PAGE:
The title of the book is misleading to begin with. The book is not about writing secure code. It's about (1) not writing non-secure code and (2) using Windows specific security APIs.
(1) Not writing non-secure code. Covers several issues, some more obvious, like buffer overruns and validating user input, some more complex, like escaping URLs and socket security. I thought the book would teach me best practices about organizing code, as in "do like I do". Instead it goes like "don't do like I'm telling you".
(2) Using Windows security APIs. This is THE BEST part of the book. Gives you a very good overview about several different APIs, including ACLs, protecting sensitive data, securing DCOM and .NET code, excellent tips on installing programs etc. etc.
Keep in mind that this book is said to be used internally within Microsoft with "security pushes", with the audience of 8000 people, including not only developers of all levels, but managers as well, therefore the book is by definition a high level overview.
Sometimes the book feels like MS educational course. Ex. (tip on p.77) "I created the ... diagrams ... using ... Microsoft Visio Professional 2002". That's cool, but what does it have to do with security ?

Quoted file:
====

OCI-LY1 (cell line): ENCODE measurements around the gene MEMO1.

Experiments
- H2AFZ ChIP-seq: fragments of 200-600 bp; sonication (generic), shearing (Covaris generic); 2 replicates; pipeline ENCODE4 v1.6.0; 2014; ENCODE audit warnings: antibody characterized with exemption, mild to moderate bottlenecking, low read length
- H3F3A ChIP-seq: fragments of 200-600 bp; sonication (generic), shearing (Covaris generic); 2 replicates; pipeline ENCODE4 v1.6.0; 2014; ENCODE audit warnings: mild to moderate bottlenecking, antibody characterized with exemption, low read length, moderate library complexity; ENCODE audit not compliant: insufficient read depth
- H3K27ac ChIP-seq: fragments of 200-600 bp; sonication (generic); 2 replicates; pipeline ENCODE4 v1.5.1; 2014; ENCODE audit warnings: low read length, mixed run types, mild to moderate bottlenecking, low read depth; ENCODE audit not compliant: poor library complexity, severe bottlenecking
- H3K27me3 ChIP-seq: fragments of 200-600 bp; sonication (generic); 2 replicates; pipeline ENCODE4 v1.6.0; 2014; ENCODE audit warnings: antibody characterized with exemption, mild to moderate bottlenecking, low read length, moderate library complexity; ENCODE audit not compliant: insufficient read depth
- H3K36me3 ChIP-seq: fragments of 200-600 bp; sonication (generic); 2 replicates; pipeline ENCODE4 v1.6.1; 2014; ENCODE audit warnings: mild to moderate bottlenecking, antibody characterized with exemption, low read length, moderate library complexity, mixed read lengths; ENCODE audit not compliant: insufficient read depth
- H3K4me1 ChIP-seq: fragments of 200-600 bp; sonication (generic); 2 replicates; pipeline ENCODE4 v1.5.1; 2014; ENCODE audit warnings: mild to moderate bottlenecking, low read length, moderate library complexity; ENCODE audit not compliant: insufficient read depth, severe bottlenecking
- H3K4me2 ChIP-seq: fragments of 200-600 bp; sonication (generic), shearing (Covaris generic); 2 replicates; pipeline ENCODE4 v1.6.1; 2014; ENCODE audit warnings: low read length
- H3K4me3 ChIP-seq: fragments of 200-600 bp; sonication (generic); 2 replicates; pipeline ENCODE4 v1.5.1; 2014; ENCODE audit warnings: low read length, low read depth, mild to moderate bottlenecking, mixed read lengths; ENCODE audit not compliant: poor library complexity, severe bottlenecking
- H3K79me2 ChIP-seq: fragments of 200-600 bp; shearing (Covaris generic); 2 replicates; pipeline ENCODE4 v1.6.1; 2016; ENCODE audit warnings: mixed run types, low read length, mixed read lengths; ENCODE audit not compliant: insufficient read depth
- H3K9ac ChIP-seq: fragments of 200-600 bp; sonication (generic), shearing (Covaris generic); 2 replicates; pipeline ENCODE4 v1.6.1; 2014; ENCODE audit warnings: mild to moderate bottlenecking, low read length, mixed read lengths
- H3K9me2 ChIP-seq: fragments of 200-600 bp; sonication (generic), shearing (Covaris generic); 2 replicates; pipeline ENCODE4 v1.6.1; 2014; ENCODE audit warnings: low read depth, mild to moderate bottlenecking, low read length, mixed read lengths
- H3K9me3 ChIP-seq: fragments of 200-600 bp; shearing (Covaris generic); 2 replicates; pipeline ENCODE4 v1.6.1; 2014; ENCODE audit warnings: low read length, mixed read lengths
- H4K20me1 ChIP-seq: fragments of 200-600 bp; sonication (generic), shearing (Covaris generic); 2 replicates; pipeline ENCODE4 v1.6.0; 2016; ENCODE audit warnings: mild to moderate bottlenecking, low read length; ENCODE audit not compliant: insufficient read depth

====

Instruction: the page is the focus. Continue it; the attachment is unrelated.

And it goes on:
Some topics should never be there. How about 3 pages of tips for a kernel driver writer ? It's a huge topic in itself and how many readers outside MS do this anyway ? Privacy issues are covered idealistically. Yeah, sure, if you put a specially crafted XML to the special place on your site, the users magically start trusting you... I'd better read about real situation with privacy, not how the government rules it to be. Oh, and how about 40 pages about cryptography ? Please...
The book tries to show you the security process with development and testing. I can easily see they use this process in Microsoft, with 8000 people. For a small team it's completely useless. How about using 4 (!) people for a code review ? Sure, upon reading this book you will know that security code review is a must (if you have enough resources). Didn't you know that before ?
The code samples are ugly. How about this: "... X is cool ... several pages of Perl (!) ... see what I mean ?". Ok, one of the authors admits to be a Perl fan, but how am I supposed to read through all this gibberish ? C(++) samples are not much better. May be they are fully functional and compilable and all, but please, they are huge and inconsistent in themselves.
All in all, 5 stars for Microsoft, 3 stars for the rest of the world.